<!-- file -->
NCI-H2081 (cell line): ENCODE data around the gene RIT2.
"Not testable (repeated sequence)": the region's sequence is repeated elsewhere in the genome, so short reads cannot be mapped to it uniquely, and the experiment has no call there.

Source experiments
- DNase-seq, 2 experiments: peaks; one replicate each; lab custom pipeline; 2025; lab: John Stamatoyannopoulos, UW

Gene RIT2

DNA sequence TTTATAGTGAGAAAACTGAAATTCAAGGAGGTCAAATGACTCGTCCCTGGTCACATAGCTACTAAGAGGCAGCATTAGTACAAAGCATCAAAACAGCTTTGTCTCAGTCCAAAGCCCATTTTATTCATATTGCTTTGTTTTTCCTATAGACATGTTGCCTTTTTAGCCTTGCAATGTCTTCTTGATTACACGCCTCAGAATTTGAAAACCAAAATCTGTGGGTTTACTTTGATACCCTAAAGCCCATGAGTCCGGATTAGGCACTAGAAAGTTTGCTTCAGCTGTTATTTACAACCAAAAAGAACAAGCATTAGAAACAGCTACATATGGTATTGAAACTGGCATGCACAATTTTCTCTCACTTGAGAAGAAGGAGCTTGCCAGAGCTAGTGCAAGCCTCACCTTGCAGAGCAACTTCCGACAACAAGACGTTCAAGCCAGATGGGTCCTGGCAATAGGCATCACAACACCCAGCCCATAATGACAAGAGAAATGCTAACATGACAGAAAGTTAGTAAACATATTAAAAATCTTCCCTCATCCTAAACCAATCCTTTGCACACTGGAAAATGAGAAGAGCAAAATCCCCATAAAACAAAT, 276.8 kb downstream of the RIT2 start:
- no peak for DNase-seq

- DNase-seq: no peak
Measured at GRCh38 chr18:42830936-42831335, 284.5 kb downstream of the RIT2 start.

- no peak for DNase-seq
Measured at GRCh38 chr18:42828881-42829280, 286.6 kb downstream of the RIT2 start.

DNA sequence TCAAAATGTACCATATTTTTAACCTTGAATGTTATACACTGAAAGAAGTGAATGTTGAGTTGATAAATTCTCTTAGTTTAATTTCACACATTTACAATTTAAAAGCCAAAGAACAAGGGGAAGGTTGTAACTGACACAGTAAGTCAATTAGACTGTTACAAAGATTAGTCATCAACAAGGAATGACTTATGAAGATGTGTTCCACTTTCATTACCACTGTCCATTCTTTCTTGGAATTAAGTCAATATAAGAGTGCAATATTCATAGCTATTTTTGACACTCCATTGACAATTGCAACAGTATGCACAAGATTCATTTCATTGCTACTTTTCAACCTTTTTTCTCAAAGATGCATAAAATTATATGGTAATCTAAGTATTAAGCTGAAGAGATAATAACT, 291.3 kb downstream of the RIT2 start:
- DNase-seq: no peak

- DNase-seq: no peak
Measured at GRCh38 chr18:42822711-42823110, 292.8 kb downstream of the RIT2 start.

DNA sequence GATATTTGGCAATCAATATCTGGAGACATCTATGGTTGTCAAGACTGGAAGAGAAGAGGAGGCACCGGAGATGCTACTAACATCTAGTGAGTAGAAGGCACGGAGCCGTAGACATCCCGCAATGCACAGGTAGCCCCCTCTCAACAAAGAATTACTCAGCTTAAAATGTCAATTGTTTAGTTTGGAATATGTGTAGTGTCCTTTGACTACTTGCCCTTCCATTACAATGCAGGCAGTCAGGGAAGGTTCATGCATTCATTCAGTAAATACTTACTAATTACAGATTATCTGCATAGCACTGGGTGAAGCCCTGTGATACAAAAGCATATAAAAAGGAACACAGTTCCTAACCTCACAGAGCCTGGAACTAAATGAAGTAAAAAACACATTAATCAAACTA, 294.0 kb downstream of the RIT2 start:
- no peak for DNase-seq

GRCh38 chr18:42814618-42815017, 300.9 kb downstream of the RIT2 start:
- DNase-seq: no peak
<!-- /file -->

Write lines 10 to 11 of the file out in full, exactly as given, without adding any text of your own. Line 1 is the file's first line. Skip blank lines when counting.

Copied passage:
- no peak for DNase-seq
Measured at GRCh38 chr18:42828881-42829280, 286.6 kb downstream of the RIT2 start.